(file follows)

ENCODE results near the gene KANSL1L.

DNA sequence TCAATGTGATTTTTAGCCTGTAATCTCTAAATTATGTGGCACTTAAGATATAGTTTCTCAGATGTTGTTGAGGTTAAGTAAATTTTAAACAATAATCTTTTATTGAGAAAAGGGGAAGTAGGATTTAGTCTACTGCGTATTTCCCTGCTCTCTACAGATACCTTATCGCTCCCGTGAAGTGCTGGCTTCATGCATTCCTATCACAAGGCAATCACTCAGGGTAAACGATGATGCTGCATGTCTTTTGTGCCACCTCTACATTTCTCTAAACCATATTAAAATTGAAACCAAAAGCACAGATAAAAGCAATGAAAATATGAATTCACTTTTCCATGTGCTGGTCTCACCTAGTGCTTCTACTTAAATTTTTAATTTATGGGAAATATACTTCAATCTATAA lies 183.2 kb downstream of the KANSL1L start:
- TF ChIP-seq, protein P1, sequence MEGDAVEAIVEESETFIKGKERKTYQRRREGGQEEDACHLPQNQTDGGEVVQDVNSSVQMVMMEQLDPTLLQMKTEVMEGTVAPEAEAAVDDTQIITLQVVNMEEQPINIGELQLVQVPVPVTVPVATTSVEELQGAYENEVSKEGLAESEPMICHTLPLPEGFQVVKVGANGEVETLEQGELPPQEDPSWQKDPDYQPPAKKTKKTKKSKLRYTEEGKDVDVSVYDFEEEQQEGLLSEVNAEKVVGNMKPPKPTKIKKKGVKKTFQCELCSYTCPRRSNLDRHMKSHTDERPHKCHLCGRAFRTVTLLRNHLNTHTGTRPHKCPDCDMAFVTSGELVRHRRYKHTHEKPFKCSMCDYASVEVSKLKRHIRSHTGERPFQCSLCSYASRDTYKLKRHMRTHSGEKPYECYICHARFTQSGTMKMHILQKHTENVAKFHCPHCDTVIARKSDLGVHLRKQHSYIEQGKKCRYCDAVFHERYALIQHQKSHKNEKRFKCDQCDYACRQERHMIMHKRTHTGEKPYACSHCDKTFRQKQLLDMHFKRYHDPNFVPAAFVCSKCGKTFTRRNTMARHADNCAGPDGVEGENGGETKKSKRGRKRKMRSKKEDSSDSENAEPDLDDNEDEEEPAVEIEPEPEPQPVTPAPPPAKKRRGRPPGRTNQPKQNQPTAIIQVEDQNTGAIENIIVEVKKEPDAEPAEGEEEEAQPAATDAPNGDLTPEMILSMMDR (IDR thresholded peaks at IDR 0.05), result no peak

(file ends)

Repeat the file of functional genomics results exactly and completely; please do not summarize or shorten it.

ENCODE results near the gene KANSL1L.

DNA sequence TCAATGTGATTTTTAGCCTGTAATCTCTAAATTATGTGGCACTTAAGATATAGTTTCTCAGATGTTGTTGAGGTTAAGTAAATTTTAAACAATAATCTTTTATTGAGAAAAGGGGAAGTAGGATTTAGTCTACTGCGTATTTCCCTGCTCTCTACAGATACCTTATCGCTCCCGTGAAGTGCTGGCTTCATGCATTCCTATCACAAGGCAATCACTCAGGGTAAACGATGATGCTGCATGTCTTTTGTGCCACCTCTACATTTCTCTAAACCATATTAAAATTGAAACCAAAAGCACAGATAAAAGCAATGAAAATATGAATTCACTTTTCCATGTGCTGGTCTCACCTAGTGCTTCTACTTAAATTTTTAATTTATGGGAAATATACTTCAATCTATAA lies 183.2 kb downstream of the KANSL1L start:
- TF ChIP-seq, protein P1, sequence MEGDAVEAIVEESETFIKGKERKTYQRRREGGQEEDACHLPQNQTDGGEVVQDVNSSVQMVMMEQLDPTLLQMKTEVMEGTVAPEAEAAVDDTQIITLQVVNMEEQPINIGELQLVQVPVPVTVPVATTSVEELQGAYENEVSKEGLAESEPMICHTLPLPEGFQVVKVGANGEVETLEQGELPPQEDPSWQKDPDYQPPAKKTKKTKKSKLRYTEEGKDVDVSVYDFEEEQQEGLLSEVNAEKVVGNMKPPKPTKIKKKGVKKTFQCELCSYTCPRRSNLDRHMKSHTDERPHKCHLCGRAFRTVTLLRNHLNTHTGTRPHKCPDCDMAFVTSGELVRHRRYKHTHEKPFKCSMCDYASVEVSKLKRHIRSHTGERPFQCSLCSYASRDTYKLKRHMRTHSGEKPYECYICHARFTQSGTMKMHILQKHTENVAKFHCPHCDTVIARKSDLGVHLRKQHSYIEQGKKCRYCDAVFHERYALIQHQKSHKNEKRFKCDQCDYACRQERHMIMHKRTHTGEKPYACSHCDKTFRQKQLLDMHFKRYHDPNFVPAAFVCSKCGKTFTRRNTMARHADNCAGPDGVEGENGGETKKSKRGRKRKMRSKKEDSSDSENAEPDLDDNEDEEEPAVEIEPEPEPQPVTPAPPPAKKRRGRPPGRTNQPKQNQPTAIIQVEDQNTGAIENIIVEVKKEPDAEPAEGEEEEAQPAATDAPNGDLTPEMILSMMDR (IDR thresholded peaks at IDR 0.05), result no peak